Have you found honey? Eat only what you need, lest you have it in excess and vomit it.
A big win is both exciting and dangerous—exciting because suddenly we have our own treasure and dangerous because with it comes instant power.
Whenever we get a big windfall, that's when we desperately need to limit consumption, lest our big win makes us sick.
In previous generations honey was rare and precious. Sugar was unknown. Finding a store of honey was great. Sometimes in life we get lucky. Imagine coming across a big stash or winning the lottery. Why not indulge, especially when it’s unexpected and free. We might be at a party where many hors d’oeuvres are being served or at a potluck abounding with home-made delicacies. We want to pig-out! Alas, self-indulgence is easy but self-control is nearly impossible. The need for restraint may come suddenly and unexpectedly.
OK to Enjoy
The text does not forbid the eating of honey in a stoic lifestyle as if having fun is wrong. It means, “Enjoy, but don’t overdo it and hurt yourself in the process.” We need to be careful. We can have too much of a good thing. The stomach is not the only way to experience pleasure. The human being is not just the stomach. Excess consumption brings trouble, regret, and waste. It can cause more harm than good.
Eat or Store?
Honey is sweet, delicious, and healthy (when properly consumed), but rare and hard to find. Thus, in a land flowing with milk and honey, over-consuming is easy but honey doesn't spoil. It can be kept without refrigeration for many years. People don't have expandable cheeks like a hamster’s mouth. Humans can’t eat and save food at the same time! As the saying goes, “You can’t have your cake and eat it at the same time.” Let’s consider the text broadly.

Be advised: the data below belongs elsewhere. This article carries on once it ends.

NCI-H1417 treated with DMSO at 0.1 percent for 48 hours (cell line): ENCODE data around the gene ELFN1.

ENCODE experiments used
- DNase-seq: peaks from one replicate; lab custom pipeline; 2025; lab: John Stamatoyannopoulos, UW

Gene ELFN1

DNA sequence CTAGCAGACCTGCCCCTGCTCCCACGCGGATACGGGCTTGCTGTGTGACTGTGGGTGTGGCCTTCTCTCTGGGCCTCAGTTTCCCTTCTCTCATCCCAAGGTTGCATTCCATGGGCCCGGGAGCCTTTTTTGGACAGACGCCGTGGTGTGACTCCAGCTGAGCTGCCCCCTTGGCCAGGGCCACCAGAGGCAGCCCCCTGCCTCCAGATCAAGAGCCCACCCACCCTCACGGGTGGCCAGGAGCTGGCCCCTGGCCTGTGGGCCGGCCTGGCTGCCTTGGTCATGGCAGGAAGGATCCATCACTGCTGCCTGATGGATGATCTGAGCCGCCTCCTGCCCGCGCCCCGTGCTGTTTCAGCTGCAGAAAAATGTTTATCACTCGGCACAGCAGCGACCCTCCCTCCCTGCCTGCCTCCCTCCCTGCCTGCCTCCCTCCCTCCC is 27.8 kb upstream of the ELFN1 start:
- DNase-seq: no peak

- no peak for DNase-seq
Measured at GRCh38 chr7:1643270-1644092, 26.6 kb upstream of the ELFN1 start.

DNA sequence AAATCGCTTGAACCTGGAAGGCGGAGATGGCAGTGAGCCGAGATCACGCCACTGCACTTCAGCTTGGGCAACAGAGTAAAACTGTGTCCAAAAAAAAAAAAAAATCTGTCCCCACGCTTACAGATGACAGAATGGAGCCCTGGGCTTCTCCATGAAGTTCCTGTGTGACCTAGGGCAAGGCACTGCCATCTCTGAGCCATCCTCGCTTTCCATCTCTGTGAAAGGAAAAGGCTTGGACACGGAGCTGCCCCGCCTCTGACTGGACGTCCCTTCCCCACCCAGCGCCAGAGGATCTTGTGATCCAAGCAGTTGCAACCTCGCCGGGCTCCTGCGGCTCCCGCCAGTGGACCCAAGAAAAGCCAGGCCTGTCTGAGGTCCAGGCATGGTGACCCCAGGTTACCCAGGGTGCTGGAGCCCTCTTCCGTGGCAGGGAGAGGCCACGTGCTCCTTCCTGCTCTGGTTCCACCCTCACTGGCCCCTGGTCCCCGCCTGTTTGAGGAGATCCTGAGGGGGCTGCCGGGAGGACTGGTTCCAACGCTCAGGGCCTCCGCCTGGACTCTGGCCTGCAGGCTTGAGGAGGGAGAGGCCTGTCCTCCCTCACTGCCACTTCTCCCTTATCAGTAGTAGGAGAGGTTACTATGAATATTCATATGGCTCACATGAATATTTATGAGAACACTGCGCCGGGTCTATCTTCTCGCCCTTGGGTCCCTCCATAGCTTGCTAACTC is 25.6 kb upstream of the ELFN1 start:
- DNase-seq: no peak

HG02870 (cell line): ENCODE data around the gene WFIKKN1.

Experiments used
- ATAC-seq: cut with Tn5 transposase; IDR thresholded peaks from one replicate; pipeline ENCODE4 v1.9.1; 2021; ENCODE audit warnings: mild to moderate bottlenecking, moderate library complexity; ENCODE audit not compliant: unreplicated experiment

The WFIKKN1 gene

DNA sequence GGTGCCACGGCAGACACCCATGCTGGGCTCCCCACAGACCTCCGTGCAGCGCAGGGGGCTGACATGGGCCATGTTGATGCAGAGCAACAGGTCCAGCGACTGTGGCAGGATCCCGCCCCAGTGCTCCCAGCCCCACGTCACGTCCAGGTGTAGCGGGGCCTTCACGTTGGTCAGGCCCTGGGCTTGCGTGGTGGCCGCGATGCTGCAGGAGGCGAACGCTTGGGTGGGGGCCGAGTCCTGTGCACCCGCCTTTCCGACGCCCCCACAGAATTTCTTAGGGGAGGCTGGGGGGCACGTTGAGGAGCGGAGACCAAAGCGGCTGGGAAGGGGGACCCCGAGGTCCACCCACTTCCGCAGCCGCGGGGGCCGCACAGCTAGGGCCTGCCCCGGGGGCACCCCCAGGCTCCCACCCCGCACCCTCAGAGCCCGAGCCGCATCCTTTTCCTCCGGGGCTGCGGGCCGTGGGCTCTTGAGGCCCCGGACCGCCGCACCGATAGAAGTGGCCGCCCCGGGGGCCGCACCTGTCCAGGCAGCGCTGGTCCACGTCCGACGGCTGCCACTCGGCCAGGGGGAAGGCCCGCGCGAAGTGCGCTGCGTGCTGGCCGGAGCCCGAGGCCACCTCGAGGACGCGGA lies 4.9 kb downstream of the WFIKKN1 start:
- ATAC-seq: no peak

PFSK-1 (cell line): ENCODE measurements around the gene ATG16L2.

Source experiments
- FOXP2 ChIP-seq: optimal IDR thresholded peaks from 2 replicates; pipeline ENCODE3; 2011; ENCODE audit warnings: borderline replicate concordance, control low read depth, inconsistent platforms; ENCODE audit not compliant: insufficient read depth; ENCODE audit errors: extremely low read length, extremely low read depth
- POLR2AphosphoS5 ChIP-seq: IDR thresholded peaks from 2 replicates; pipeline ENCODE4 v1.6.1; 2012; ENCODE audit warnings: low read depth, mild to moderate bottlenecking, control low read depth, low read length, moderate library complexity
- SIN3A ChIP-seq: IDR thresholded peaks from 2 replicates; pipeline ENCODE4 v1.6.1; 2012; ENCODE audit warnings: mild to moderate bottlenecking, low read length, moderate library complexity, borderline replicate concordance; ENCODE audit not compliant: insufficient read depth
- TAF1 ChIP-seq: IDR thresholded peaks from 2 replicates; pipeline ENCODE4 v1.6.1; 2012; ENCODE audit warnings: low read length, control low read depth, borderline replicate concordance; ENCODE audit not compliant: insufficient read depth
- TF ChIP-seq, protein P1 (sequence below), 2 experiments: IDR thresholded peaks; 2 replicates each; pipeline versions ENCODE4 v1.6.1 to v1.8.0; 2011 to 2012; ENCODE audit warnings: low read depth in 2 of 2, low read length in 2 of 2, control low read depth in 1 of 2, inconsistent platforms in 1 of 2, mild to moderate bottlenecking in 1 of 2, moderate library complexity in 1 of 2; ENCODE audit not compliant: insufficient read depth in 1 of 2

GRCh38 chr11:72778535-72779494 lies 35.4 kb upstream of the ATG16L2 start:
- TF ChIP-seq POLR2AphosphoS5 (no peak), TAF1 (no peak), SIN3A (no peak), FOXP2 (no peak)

Just before Vomiting—How much is “Excess”
In discussing the text with my 19-year-old son, he said it advises us to gorge ourselves, but just to the point of vomiting. Of course he’d see it that way; young men inhale food. But no! That’s not the message. Eat to hit the target. Each of us has a zone of tolerance like a safety margin between the ideal amount and the vomit threshold. The text advises us not to push tolerance to the limit. When the text says vomit, it doesn’t refer merely to vomitting but to all excess consumption causing discomfort, lethargy, or indigestion. Excess consumption is really a form of gluttony leading to self-induced poverty.
Optimum not Maximum Consumption
We need to consume the optimum amount. It’s not natural; it’s learned. For us in the developed world, it usually means less, rather than more, erring on the side of too little rather than too much. Our consumer society encourages gorging to the point that consumables not only pollute the environment but also interfere with real living. It’s not a question of how much should I overeat and stop just before I vomit, it’s how much is just enough?
From Rags to Riches